Re: Predictable Internet Time

Phillip Hallam-Baker <> Tue, 03 January 2017 16:33 UTC

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From: Phillip Hallam-Baker <>
Date: Tue, 03 Jan 2017 11:33:14 -0500
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Subject: Re: Predictable Internet Time
To: Patrik Fältström <>
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I agree with most of what Patrik is saying. With one major difference, The
deviations file needs to be signed because it is a security issue.

And once you sign the file, the next question is... by whom.

I would much rather eliminate unnecessary trust dependencies than
perpetuate them.

Use of time zones at the protocol level is generally an option. XML Schema
uses UTC. Most implementations of IETF protocols use either UTC or UTC with
a numeric offset.

So it is an issue but mostly a UI issue rather than a security issue. It is
still necessary to have a signed table of the expected changes though
because agreeing to meet once a week at 10:00 London Time is not the same
as agreeing to meet once a week at 10:00 UTC+0 due to the fact that there
will be summer time half the year. A person in New York may attend meetings
in London and so the adjustments need to be known globally.

Contrary to what the calendar people tell me, these issues are not
'difficult'. What is difficult is using programs that make unfounded
assumptions about the adjustments to apply rather than letting these be set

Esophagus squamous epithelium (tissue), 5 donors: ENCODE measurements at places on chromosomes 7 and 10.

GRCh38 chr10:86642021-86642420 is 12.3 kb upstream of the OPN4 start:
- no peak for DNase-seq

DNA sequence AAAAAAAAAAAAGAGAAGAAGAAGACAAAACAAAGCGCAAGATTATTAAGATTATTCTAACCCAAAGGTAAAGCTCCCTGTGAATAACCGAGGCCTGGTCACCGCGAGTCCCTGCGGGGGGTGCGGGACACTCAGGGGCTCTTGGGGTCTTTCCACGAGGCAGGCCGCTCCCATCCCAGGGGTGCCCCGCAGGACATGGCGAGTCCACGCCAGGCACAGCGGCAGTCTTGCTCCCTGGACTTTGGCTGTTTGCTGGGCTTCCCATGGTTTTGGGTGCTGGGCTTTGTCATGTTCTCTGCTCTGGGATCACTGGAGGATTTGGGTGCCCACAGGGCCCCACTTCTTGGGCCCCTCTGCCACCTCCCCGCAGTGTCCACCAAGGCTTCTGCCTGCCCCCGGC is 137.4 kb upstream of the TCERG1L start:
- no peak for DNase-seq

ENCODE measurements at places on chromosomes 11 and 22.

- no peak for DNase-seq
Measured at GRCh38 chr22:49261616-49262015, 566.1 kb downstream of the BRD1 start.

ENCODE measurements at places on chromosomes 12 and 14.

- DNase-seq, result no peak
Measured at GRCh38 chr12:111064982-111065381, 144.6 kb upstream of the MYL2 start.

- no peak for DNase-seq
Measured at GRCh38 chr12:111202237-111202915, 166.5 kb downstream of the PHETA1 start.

by the user.

On Tue, Jan 3, 2017 at 1:29 AM, Patrik Fältström <> wrote:

> There are a number of complicating factors here. One being that we have
> multiple time scales. Another being that parties do believe things are what
> they really are.
> The main issue with smearing is that UNIX time is really not counting
> number of seconds from the epoch, which might be what people think. If it
> was, smearing would not be a good thing as the number of seconds from the
> epoch ends up being one less due to the smear than the continuous series of
> SI-Seconds. The number of seconds is guessing that each day have the same
> number of seconds. So leap seconds are ignored.
> Instead the goal with the smear is only to be correct according to UTC.
> A correct implementation would of course be to have the number of seconds
> from Jan 1 1970 be correct, and then a correct translation to UTC. Which
> requires (both) knowledge of the number of leap seconds -- which you only
> know for each 6 month interval (sort of). So one do not know the
> translation between number of seconds since epoch and UTC if you look say 3
> years forward in time.
> I think personally, as long as we do have leap seconds:
> - we should have the leap second information available somewhere in clear
> machine readable format. Some suggestions exists, including encoding it in
> A-records in DNS ;-)
> - we should look at having the time since epoch really be the number of
> SI-seconds since the epoch
> - we should have translation between number of seconds and UTC take leap
> seconds into account
> - we should fix the code that do not accept 61 seconds in a minute
> Now, we can also say we should stop having leap seconds, but I feel that
> is a _different_ matter and different discussion. I am myself not clear
> over what is the correct thing regarding leap seconds.
> What I am sure of is that I think most of the problems we have is because
> of bad programming (including in old UNIX days the priorities although
> correct at the time have continued to let the time_t definition continue to
> be wrong).
>    Patrik